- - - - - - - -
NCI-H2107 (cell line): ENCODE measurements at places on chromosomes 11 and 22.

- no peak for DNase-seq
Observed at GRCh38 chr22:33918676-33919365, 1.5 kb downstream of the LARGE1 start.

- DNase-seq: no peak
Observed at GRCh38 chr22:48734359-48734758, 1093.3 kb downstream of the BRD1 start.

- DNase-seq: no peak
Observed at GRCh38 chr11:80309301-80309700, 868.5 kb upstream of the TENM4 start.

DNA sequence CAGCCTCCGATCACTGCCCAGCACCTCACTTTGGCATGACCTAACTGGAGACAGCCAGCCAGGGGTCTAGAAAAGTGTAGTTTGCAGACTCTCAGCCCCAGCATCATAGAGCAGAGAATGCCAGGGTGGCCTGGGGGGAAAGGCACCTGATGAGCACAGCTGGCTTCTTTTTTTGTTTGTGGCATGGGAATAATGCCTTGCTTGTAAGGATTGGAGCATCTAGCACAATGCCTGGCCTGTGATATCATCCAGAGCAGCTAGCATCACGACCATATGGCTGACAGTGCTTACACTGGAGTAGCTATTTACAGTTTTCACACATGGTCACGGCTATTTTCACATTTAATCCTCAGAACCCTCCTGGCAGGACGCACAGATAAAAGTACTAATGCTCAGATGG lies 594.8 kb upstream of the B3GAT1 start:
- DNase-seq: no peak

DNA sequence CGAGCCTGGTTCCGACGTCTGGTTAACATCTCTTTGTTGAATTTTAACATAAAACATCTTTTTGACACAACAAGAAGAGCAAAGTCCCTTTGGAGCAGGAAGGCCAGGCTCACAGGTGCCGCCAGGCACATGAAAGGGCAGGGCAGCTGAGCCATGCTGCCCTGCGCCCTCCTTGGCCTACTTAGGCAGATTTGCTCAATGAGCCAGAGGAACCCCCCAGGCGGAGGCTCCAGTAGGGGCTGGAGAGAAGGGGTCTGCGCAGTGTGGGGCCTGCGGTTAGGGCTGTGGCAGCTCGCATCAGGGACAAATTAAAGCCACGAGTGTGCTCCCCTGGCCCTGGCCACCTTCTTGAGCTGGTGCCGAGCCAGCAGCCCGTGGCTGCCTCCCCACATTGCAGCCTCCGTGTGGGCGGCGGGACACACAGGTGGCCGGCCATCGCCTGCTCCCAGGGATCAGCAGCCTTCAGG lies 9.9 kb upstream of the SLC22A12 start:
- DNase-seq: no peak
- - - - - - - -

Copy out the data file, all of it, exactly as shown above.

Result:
NCI-H2107 (cell line): ENCODE measurements at places on chromosomes 11 and 22.

- no peak for DNase-seq
Observed at GRCh38 chr22:33918676-33919365, 1.5 kb downstream of the LARGE1 start.

- DNase-seq: no peak
Observed at GRCh38 chr22:48734359-48734758, 1093.3 kb downstream of the BRD1 start.

- DNase-seq: no peak
Observed at GRCh38 chr11:80309301-80309700, 868.5 kb upstream of the TENM4 start.

DNA sequence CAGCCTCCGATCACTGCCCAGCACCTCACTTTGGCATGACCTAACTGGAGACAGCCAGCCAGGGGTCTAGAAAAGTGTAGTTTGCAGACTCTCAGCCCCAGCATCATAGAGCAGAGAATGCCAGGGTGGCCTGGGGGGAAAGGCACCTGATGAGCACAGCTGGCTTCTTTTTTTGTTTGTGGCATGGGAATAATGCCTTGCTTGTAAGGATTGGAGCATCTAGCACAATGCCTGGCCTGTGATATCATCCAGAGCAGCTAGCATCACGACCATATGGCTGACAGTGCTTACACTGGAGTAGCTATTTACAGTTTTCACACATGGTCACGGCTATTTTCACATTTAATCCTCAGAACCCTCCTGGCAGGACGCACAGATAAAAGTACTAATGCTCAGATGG lies 594.8 kb upstream of the B3GAT1 start:
- DNase-seq: no peak

DNA sequence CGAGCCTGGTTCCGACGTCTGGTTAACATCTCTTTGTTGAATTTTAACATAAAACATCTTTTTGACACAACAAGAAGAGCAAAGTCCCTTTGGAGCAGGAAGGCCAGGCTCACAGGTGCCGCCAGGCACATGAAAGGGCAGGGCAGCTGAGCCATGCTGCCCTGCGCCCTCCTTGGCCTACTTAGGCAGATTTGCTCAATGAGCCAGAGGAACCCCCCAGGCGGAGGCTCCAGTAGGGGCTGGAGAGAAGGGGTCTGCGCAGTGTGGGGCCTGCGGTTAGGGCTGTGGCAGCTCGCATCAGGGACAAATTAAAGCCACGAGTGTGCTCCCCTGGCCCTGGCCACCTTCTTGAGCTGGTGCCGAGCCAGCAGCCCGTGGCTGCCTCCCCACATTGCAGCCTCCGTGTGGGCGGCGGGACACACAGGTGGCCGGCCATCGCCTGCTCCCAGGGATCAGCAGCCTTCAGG lies 9.9 kb upstream of the SLC22A12 start:
- DNase-seq: no peak